Private power distribution companies (discoms) selling power in the open market is not something new.
Power Ministry officials say that despite Delhi being a power deficit city, the three power utilities in the Capital have a history of selling power and being stingy when it comes to purchasing electricity.
Monthly report of Central Electricity Regulatory Commission’s (CERC) short-term transactions of electricity (compiled by its Market Monitoring Cell), for the first three months of 2009, Delhi ranked among the top five sellers of power in the country — be it through bilateral agreements or in the open market.
Other top sellers include states like Gujarat and Chattisgarh, both of which are power surplus. But when it comes to buying power, Delhi ranks among the bottom five.
In March, for instance, while Delhi sold the third highest volume of electricity (302 million unit) through bilateral arrangement, it did not purchase even a single unit. Similarly, during the same period, it sold the third highest volume of electricity (61.74 million unit) in the open market through power exchange but purchased 0.23 million unit.
This rampant selling of power by Delhi has peeved the Power Ministry officials.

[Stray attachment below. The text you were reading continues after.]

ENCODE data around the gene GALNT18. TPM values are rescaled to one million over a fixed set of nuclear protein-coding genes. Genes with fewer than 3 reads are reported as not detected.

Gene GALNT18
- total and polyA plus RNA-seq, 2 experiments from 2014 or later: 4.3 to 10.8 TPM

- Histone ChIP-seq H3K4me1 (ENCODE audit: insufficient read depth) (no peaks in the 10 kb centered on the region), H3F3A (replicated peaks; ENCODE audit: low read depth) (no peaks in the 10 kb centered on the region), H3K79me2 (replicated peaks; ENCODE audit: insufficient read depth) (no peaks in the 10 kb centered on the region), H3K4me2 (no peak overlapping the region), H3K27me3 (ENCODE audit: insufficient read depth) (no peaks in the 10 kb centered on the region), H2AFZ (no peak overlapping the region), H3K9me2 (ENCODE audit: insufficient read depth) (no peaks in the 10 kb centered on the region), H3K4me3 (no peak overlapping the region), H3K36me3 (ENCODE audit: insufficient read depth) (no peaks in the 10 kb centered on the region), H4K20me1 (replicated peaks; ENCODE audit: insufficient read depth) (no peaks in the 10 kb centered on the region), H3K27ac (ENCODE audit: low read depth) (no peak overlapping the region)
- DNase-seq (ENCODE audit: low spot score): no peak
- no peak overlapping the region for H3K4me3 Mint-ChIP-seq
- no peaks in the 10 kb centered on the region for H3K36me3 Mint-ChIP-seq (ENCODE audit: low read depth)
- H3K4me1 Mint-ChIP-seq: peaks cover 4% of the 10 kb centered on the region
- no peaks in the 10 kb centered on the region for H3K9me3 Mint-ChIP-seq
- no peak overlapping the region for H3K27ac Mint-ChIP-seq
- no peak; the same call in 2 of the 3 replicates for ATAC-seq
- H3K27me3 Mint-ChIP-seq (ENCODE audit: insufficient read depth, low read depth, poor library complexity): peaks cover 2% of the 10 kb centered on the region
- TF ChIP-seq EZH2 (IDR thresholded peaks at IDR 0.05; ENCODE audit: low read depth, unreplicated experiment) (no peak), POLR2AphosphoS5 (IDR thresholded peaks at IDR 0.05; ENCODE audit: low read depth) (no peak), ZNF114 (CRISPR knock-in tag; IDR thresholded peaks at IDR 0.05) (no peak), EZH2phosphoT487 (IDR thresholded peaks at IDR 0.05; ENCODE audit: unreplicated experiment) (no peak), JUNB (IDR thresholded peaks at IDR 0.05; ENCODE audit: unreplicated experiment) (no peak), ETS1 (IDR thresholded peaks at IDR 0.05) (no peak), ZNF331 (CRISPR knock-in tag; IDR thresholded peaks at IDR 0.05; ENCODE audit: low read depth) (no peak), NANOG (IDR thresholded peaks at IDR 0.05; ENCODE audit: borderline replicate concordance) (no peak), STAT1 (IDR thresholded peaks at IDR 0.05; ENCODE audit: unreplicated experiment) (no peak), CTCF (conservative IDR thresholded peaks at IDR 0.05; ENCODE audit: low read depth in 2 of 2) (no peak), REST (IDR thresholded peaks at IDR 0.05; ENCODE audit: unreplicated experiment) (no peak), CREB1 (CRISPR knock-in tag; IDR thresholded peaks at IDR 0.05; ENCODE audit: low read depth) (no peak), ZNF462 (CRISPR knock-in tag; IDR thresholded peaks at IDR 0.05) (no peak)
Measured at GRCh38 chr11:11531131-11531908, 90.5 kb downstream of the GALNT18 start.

“If they are not shying away from selling so much power, why this reluctance to buy power when they are fully aware that Delhi suffers huge shortages during the summer months every year,” said a power ministry official who did not want to be named as he is not authorised to speak to the media.
The official added, “In the past two weeks, states like Haryana, Punjab and Rajasthan, which are suffering from power shortage, bidded aggressively and purchased 1400 MW from open market. Why could not Delhi do the same? It’s only when they are pulled up that they start shopping for power.”
Between June 21 and June 29 while the three utilities sold 5.4 million unit (mu) of energy in the open market and earned approximately Rs 5.35 crore, they purchased a minuscule 0.62 m.u. energy for approx. Rs 55 lakh.
“The discoms are being very commercial by not buying expensive power when their consumers are suffering,” said AK Sah, former chairman, National Thermal Power Corporation.